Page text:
The responses of leaf litter invertebrates to environmental gradients along road edges in subtropical island forests.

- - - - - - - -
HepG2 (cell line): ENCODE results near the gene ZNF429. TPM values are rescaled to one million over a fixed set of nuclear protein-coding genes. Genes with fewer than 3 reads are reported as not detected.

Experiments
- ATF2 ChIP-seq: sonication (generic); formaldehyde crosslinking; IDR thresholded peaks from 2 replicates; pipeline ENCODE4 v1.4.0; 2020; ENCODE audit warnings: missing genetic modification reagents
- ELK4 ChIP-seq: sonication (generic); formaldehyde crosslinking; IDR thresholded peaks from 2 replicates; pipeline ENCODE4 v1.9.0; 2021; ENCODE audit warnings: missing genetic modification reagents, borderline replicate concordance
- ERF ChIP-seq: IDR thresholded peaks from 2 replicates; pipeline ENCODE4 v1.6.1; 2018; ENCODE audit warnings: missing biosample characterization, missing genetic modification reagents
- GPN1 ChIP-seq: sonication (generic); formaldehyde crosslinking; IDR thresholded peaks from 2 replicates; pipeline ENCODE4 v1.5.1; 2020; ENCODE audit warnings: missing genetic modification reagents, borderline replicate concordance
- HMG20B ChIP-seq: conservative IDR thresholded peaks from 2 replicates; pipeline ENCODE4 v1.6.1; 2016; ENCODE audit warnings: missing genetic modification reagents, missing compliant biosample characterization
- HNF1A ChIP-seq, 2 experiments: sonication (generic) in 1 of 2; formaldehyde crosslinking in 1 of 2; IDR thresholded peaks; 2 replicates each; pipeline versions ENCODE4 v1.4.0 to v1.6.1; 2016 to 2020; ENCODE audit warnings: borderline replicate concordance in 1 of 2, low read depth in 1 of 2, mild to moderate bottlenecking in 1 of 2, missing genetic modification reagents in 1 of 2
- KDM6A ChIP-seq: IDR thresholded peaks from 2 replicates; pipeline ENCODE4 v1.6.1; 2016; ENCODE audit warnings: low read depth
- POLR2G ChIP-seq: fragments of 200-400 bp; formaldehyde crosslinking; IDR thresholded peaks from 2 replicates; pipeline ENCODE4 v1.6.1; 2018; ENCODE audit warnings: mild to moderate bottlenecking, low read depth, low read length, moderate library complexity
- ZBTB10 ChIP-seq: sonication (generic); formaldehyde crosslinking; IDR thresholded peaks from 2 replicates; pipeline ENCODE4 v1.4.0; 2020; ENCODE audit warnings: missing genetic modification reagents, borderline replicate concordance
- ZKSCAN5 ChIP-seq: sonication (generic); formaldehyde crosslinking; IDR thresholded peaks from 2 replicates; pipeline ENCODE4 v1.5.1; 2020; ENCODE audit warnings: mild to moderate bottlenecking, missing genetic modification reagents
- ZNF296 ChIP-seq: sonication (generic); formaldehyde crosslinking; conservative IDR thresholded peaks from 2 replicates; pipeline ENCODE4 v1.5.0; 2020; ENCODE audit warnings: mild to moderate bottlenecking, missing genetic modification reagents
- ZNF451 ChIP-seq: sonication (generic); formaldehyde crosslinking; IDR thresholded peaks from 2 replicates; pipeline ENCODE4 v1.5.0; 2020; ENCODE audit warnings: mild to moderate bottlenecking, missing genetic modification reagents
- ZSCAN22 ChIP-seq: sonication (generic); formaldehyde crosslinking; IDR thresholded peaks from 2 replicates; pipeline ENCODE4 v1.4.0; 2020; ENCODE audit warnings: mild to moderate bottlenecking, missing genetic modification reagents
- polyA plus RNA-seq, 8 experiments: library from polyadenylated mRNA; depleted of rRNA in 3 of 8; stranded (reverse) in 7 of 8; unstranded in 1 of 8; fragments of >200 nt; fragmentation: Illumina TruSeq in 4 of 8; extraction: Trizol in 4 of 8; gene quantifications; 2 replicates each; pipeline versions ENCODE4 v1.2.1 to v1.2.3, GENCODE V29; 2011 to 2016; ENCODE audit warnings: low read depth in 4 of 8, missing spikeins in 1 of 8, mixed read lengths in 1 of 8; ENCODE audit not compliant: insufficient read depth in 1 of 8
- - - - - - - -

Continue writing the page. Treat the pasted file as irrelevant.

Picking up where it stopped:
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Knowledge of how roads affect forest biodiversity can be improved by measuring the responses of indicator species to complex environmental gradients caused by these infrastructures. We studied litter invertebrate species responses to road edges in laurel and pine forests in Tenerife, Canary Islands. We sampled invertebrates from litter and assessed the environmental variation related to road proximity. We also assessed the effect of relevant environmental predictors on a diverse array of potential indicator species. We applied canonical ordination and non-parametric regression (Lowess) to classify invertebrate species responses to roads and their associated gradients. Three types of responses to road edge proximity were defined for the most common invertebrate taxa: edge-preferring or edge specialists, interior-preferring or edge-avoiders, and edge-indifferent or neutral species. Those species appearing most frequently and with higher population density between 1 and 20 m from the edge (commonly peaking at 10 m from the road) were categorized as edge-preferring. We classified taxa attaining peak population densities at or beyond 60 m from the edge (and most commonly 100 m) as interior species. Edge-neutral species were those without an evident pattern of stabilization in abundance along the gradient and with peaks in abundance at varying distance intervals. These edge litter communities contain a high native and endemic diversity but also a significant density of alien fauna. The specific patterns of penetration of road edge effects on invertebrate species should be seen as having a pervasive and cumulative impact considering the exceptionally large number of roads in these forests and the high population densities of alien invertebrates. Future management plans for forest conservation on the Canary Islands should include the highly altered but valuable litter communities along road edges.